Chemical of the Week

ENVIRONMENTAL RADIATION

We are exposed to nuclear radiation every day. Some radiation comes from natural sources and some is anthropogenic (i.e., a result of human activity). Natural sources include cosmic radiation, radiation from lighter, unstable nuclei produced by the bombardment of the atmosphere by cosmic radiation, and radiation from heavy, unstable nuclei produced by the decay of long-lived nuclides in the earth's crust. Artificial sources include medical procedures, commercial products, and fallout from nuclear testing.

Nuclear radiation can cause biological damage because it is highly energetic. Nuclear radiation loses its energy when it passes through matter by ionizing the absorbing material. For this reason, nuclear radiation is called ionizing radiation. In the ionization process, neutral atoms in the absorbing material lose electrons, forming positive ions. Frequently, the ejected electrons possess sufficient energy to cause other atoms to ionize. The average amount of energy required to ionize an atom is 35 electron volts (eV). (1 eV is the amount of energy acquired by an electron accelerated in an electric field of 1 V; 1 eV is equal to 1.6 10-19 joules (J).) The energy of a single particle from a nuclear decay can be as high as 8 million electron volts (8 MeV), and one 8 MeV particle can produce 2 105 ions.

The magnitude of the radioactivity in a sample can be expressed as an activity, exposure, or absorbed dose. Activity is the number of nuclei that decay (disintegrate) per unit time. The most common unit of activity is the curie (Ci), which is defined as 3.7 1010 disintegrations per second. (Marie Curie discovered Ra-226, and 1 Ci is the activity of 1 gram of Ra-226.) The SI unit of activity is 1 disintegration per second or becquerel. Exposure is the amount of ionization caused by radioactive material. One roentgen is the amount of radiation that produces ions with a total charge of 1 electrostatic unit in 1 cm3 of dry air. (1 roentgen is equal to 2.58 104 Coulomb/kg of air). Absorbed dose is the amount of energy absorbed by a substance exposed to ionizing radiation. One radiation absorbed dose or rad is equal to 1 105 J/g. Different kinds of radiation cause different biological effects for the same amount of energy absorbed. For this reason, roentgen equivalent in man or rem was introduced. One rem is equal to one rad multiplied by a factor, Q, that accounts for the relative biological effect of radiation on humans. For X-rays, Q ~ 1, while for particles and fast neutrons, Q ~ 20.

Table of Units

The ionizing power of radiation depends on the type of radiation. An alpha particle, which is a helium nucleus, 4He2+, is relatively massive and ionizes virtually every atom in its path. However, alpha particles lose most of their energy after traveling only a few centimeters in air or less than 0.005 mm in aluminum. A beta particle, which is an electron, is relatively light and ionizes only a fraction of the atoms in its path. However, beta particles can travel more than a meter in air or several millimeters in aluminum.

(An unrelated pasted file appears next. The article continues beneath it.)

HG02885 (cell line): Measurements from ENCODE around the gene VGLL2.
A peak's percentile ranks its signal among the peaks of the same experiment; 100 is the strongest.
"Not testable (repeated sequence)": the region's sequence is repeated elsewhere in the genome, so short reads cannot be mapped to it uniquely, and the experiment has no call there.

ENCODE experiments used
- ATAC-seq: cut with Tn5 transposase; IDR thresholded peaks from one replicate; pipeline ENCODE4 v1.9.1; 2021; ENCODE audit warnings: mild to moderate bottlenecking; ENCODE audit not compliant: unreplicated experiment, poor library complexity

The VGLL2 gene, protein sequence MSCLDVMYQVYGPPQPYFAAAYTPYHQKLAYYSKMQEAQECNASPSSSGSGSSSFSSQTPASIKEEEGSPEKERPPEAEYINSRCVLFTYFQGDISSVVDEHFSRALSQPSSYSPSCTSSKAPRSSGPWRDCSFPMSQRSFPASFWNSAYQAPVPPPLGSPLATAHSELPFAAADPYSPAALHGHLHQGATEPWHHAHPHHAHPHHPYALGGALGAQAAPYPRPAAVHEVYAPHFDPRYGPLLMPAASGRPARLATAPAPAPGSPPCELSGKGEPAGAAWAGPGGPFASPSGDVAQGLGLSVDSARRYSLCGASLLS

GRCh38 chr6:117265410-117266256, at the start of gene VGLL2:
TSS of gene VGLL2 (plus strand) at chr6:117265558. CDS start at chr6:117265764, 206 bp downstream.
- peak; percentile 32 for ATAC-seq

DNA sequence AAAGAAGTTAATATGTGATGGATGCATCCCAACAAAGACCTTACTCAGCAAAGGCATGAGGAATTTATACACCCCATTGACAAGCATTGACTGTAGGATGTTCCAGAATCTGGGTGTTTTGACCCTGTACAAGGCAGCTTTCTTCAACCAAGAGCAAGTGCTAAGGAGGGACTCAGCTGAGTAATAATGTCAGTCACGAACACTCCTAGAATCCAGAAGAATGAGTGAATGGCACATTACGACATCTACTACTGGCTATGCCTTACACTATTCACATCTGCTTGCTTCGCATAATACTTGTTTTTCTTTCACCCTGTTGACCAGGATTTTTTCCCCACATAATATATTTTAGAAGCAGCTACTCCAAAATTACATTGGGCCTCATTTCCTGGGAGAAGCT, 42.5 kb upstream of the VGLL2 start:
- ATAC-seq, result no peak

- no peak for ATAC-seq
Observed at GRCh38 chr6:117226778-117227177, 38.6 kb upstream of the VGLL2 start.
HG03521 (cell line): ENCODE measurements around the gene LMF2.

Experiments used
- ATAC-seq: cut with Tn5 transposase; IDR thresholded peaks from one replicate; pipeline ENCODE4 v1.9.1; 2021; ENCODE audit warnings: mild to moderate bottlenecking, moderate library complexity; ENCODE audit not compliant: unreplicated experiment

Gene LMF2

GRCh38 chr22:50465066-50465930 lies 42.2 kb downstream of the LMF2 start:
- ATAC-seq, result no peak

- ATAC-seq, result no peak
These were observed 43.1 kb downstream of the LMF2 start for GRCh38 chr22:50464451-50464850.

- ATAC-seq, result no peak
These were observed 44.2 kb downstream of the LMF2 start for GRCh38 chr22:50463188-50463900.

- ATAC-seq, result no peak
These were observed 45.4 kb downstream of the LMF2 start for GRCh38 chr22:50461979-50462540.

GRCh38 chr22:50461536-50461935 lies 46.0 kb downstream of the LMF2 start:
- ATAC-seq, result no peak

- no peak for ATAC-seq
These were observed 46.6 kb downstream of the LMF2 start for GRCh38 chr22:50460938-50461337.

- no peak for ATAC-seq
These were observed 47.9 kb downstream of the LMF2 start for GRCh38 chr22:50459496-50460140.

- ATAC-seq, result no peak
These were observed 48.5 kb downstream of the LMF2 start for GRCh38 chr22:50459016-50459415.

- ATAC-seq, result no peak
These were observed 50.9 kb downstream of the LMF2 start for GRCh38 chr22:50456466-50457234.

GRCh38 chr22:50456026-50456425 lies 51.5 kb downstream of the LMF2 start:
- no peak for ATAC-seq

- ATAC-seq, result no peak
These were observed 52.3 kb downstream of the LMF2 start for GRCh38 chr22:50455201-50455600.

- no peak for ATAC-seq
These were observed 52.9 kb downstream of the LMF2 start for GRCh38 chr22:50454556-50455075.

For most people, cosmic radiation is the major source of adsorbed radiation. At sea level, the average person absorbs 26 millirem (mrem) per year. The atmosphere shields the surface of the earth from cosmic radiation; however, for each 100-meter increase in elevation, the dosage absorbed increases by about 1.5 mrem per year. A person traveling by commercial jet aircraft on a long flight, such as Los Angeles to London, can receive as much as 10 mrem during the flight.

When cosmic radiation interacts with gases in the atmosphere, it causes nuclear transformations that release neutrons and protons. These neutrons and protons interact with other nuclei in the atmosphere, producing radioactive nuclei, such as carbon-14 and tritium (3H). Carbon-14 is responsible for less than 1 mrem per year of absorbed radiation in humans, and tritium about 1 microrem.

Long-lived radioisotopes in the earth's crust are also a source of radiation. Potassium is one of the most abundant elements, and an essential component of food. Potassium-40 makes up 0.019% of all potassium, and has a half-life of 1.3 109 years. The average absorbed dose for a person from external potassium-40 is about 12 mrem per year, while that from internal potassium-40 is about 20 mrem per year.

For more information about environmental radiation, see "Radioactivity in Everyday Life," in the May, 1997, issue of the Journal for Chemical Education, page 501.


URANIUM: A RADIOACTIVE CLOCK